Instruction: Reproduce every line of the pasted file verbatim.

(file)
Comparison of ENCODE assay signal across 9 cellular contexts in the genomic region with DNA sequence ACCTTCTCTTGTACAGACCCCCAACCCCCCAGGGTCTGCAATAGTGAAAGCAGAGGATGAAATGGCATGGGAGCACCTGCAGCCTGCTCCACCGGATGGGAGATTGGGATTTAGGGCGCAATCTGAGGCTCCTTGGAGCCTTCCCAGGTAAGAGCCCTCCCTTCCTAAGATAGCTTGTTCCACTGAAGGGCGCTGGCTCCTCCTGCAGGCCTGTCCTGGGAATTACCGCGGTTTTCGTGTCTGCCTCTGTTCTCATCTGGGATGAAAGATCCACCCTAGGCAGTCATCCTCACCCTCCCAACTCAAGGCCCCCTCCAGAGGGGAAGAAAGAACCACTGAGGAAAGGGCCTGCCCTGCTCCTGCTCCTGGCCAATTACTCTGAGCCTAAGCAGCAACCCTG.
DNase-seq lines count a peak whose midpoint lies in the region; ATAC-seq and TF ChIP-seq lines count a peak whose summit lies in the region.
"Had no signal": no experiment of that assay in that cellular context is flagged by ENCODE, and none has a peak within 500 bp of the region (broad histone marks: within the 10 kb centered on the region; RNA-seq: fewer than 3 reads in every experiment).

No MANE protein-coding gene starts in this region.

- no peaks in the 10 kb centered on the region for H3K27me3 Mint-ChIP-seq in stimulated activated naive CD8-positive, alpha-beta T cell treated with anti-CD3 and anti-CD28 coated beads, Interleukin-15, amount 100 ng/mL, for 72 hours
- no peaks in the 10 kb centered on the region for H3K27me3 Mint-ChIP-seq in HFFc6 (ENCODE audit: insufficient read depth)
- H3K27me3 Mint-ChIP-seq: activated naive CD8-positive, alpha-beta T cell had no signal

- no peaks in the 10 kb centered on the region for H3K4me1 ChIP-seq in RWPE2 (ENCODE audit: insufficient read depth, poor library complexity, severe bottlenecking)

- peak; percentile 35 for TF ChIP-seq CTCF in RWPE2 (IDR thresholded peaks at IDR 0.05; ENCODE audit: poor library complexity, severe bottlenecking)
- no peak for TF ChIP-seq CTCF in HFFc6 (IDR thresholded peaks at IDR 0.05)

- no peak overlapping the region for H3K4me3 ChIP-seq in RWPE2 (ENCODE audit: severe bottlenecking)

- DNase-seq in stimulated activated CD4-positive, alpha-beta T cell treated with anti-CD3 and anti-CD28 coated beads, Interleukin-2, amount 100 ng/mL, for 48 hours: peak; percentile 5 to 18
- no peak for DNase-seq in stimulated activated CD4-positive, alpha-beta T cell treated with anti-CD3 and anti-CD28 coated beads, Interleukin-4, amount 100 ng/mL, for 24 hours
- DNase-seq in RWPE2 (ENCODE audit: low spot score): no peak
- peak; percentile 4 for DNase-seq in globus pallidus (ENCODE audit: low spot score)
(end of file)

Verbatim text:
Comparison of ENCODE assay signal across 9 cellular contexts in the genomic region with DNA sequence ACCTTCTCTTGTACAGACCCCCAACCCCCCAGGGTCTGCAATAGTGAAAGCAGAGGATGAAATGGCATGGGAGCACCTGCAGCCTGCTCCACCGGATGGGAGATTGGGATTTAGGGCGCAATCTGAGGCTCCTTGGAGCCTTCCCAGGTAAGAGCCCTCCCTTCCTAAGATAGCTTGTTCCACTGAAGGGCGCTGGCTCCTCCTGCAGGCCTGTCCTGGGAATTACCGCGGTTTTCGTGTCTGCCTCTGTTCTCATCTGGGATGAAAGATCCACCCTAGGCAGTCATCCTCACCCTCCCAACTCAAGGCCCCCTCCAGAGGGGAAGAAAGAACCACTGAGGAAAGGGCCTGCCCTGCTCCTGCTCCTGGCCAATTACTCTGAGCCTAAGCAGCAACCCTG.
DNase-seq lines count a peak whose midpoint lies in the region; ATAC-seq and TF ChIP-seq lines count a peak whose summit lies in the region.
"Had no signal": no experiment of that assay in that cellular context is flagged by ENCODE, and none has a peak within 500 bp of the region (broad histone marks: within the 10 kb centered on the region; RNA-seq: fewer than 3 reads in every experiment).

No MANE protein-coding gene starts in this region.

- no peaks in the 10 kb centered on the region for H3K27me3 Mint-ChIP-seq in stimulated activated naive CD8-positive, alpha-beta T cell treated with anti-CD3 and anti-CD28 coated beads, Interleukin-15, amount 100 ng/mL, for 72 hours
- no peaks in the 10 kb centered on the region for H3K27me3 Mint-ChIP-seq in HFFc6 (ENCODE audit: insufficient read depth)
- H3K27me3 Mint-ChIP-seq: activated naive CD8-positive, alpha-beta T cell had no signal

- no peaks in the 10 kb centered on the region for H3K4me1 ChIP-seq in RWPE2 (ENCODE audit: insufficient read depth, poor library complexity, severe bottlenecking)

- peak; percentile 35 for TF ChIP-seq CTCF in RWPE2 (IDR thresholded peaks at IDR 0.05; ENCODE audit: poor library complexity, severe bottlenecking)
- no peak for TF ChIP-seq CTCF in HFFc6 (IDR thresholded peaks at IDR 0.05)

- no peak overlapping the region for H3K4me3 ChIP-seq in RWPE2 (ENCODE audit: severe bottlenecking)

- DNase-seq in stimulated activated CD4-positive, alpha-beta T cell treated with anti-CD3 and anti-CD28 coated beads, Interleukin-2, amount 100 ng/mL, for 48 hours: peak; percentile 5 to 18
- no peak for DNase-seq in stimulated activated CD4-positive, alpha-beta T cell treated with anti-CD3 and anti-CD28 coated beads, Interleukin-4, amount 100 ng/mL, for 24 hours
- DNase-seq in RWPE2 (ENCODE audit: low spot score): no peak
- peak; percentile 4 for DNase-seq in globus pallidus (ENCODE audit: low spot score)